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Newest Hoffman Car Wash automates cleanup with robots

Newest Hoffman Car Wash automates cleanup with robots

New system will be expanded to business' other locations
Newest Hoffman Car Wash automates cleanup with robots
Tom Hoffman Jr., chief executive officer of Hoffman Car Wash, in the drying area.
Photographer: MARC SCHULTZ

SARATOGA SPRINGS -- Careful washing yields cleaner cars, but it also takes more time with traditional car wash systems.

So, Hoffman Car Wash designed an automated robotic system to make each wash cycle conform to any vehicle as it comes through the tunnel in the business's newest location, at Route 50 on the Malta border.

The water jets and foam brushes are fed data by ultrasonic sensors and adjust themselves for a vehicle's profile, cleaning under such details as spoilers while staying above roof racks.

Co-owner Tom Hoffman Jr. said the company did the design work and a lot of the installation in-house because he’s not aware of any industry supplier that offers such a system.

Also, he just likes doing that sort of thing.

He’s now looking to register patents and may move toward selling the systems to other car wash companies, though Hoffman Car Wash will stop short of doing production work itself.

Most of the fabrication of the robotic equipment for the new Route 50 location was done by Miller Mechanical Services, of Glens Falls.

“They’re super-skilled and have the tools to build almost anything,” Hoffman said.


Hoffman has a business degree from Hudson Valley Community College, but he developed most of his skill and interest in mechanical automation on his own, through decades at the family business.

As the company puts its chain of car washes through a wave of technological upgrades, Hoffman credits a lot of the heavy lifting to the company's director of equipment development and integration, Shane Groff. He's a sort of kindred spirit for Hoffman; he's also spent a lot of time in commercial car washes.

Groff started as a part-timer right out of high school in Pennsylvania, but he got a promotion when the owners discovered the guy toweling off wet cars had a lot of mechanical aptitude.

“When stuff broke, I would fix it,” Groff said. And if it kept breaking, he’d design something that wouldn’t break.

Groff eventually became a licensed electrician. He didn’t transfer his license when he moved from Pennsylvania to New York, so he can’t do certain tasks here, but the knowledge he retained was crucial, as he and Hoffman set out to design a better system.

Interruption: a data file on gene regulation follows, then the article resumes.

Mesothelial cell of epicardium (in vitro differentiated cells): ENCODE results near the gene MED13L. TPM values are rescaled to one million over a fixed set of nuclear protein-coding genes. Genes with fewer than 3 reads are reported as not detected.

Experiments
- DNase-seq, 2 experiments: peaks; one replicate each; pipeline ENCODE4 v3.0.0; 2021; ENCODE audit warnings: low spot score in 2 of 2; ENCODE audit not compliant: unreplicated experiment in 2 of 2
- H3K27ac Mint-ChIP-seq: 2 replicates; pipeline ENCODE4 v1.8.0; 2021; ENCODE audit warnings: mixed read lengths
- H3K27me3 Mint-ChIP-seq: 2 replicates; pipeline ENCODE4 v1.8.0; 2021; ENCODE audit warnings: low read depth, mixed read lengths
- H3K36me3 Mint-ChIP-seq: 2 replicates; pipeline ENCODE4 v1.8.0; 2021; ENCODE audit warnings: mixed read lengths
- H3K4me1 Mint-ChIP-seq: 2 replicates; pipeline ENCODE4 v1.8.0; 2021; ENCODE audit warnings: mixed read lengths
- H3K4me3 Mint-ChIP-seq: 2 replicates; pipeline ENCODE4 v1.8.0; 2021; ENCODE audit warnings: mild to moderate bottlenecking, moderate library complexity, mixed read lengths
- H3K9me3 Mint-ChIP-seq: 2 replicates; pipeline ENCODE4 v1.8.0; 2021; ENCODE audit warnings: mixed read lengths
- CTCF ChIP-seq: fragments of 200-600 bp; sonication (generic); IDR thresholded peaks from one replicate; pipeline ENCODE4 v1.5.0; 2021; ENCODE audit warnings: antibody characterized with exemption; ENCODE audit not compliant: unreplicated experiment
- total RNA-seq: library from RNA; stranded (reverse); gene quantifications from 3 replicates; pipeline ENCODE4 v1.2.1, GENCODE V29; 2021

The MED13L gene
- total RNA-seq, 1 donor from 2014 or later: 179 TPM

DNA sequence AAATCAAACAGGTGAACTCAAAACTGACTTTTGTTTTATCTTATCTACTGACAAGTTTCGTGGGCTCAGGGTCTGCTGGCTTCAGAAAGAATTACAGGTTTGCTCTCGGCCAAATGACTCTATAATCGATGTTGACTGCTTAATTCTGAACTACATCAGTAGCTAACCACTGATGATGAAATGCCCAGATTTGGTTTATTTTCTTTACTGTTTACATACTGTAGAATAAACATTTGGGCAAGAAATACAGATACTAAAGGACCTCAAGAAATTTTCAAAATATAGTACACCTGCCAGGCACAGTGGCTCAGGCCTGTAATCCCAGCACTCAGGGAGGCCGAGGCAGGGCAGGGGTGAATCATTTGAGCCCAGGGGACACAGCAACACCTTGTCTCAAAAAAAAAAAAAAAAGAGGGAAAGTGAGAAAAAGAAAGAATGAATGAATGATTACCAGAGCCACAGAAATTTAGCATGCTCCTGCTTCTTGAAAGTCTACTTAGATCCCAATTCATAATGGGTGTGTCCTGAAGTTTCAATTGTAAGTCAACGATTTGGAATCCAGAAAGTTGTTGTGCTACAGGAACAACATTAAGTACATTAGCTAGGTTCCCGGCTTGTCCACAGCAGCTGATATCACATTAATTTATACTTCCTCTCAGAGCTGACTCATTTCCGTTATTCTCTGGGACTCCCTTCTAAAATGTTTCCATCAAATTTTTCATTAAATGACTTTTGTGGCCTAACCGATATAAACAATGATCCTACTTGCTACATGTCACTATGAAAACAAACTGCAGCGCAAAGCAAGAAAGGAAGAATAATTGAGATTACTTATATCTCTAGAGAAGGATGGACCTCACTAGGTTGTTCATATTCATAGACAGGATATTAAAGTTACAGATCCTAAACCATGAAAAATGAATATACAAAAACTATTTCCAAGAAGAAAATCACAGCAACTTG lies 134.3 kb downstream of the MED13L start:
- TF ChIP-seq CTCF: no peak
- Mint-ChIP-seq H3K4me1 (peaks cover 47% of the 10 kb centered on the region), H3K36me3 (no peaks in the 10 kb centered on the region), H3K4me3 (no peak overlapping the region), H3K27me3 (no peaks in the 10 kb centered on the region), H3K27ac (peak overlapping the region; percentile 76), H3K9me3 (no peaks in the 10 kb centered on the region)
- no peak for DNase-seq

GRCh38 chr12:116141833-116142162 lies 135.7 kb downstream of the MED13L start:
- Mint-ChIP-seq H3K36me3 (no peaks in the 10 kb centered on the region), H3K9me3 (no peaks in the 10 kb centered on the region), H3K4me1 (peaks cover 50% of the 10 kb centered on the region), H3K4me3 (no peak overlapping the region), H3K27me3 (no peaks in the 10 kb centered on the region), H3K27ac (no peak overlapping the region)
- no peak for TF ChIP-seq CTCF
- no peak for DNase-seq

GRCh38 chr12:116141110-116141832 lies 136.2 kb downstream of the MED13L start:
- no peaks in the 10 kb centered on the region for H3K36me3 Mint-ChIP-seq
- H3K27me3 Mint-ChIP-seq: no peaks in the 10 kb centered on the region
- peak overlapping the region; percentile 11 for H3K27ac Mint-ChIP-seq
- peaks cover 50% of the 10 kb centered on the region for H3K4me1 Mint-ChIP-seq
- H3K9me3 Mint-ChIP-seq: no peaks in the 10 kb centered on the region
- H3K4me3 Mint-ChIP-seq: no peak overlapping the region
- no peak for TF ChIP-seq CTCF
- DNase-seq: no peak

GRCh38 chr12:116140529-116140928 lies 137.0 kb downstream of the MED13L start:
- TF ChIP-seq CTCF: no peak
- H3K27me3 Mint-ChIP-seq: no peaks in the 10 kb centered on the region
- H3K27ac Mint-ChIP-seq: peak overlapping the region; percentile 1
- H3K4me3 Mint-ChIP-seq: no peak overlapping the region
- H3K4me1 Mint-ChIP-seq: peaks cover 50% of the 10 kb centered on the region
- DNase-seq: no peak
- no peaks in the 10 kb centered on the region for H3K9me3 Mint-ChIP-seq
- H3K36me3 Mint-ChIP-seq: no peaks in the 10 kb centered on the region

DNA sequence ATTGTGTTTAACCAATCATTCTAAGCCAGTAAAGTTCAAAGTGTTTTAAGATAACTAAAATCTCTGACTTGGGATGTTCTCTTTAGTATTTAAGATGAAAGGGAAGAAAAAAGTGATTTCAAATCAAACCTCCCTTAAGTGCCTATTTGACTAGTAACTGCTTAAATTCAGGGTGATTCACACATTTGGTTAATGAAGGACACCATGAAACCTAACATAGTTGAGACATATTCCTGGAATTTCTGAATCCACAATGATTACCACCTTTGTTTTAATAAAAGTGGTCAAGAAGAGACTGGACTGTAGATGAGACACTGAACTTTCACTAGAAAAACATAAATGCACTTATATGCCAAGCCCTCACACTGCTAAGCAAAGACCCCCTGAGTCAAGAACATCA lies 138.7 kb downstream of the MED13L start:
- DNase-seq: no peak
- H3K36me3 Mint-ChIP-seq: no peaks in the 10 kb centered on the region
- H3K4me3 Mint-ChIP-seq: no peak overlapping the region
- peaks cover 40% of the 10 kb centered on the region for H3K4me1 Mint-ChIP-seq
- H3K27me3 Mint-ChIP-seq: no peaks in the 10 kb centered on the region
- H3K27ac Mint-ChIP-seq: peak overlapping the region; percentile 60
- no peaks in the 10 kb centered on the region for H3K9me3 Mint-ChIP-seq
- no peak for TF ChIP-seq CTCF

“A large part of what Tom and I do is electrical controls,” he said.

Hoffman said he’s been writing computer code for various types of automation for decades, picking up specific skills at workshops here and classes there.

“I’d been kind of dreaming about these robots for 10 years,” he said, “but I didn’t have the mechanical skills.”

Groff disagreed.

"There’s probably nothing in any of our car washes that Tom can’t fix,” he said.

Another key change for Hoffman was the recent availability of better software and more powerful computers to run it.

Pieces of the robotic system were tested as prototypes at the chain’s Colonie location, but tying it all together in the new Saratoga Springs site took a full 10 months.

It finally opened April 22.

Some of the impetus is labor savings -- the more-thorough wash means fewer employees are needed to prep each vehicle that goes through the tunnel. 

The larger motivating factor is efficiency and effectiveness -- a cleaner car makes for a more satisfied customer, Hoffman said.

A steady parade of cars and trucks passed through the Route 50 car wash Thursday. With windows obscured by suds, the drivers likely didn’t notice sensors sizing up their vehicles to an accuracy of 3/4 of an inch; or the water jets positioning themselves at each wheel and following it along to blast away crud; or the way the rollers spinning foam fingers repeatedly adjusted position to skim the vehicles.

But it would be hard to ignore the burst of blue light in the rinsing section of the tunnel, or the blaze of red light in the drying section. The red light might seem to be coming from the 2 million BTU gas-fired dryer above, but it’s actually just ornamental LED illumination, as is the blue. The lights are attention-getters, designed to leave an impression on customers who might then spread the word about the new facility.

Local lighting firm G&G LED provided a system that can change color, and Hoffman plans to do more with it, including illuminating the building’s exterior in holiday-themed colors.

Over time, the new technology in use at the Saratoga Springs car wash will be expanded to the chain’s 20 other locations. Given Hoffman’s and Groff’s tendencies, it will likely be upgraded along the way.

The company was formed in 1965 by Tom Hoffman Sr. and Carole Hoffman. Today, they co-own it with their children, Carrie, Paige and Tom Jr., and it is officially known as Hoffman Development. It operates 21 car washes, a J.D. Byrider used car dealership and 10 Jiffy Lube locations -- two of which, in Clifton Park and Saratoga Springs, are the busiest and second-busiest of the over-2,000 Jiffy Lubes in the nation. 

The company has just over 700 employees.

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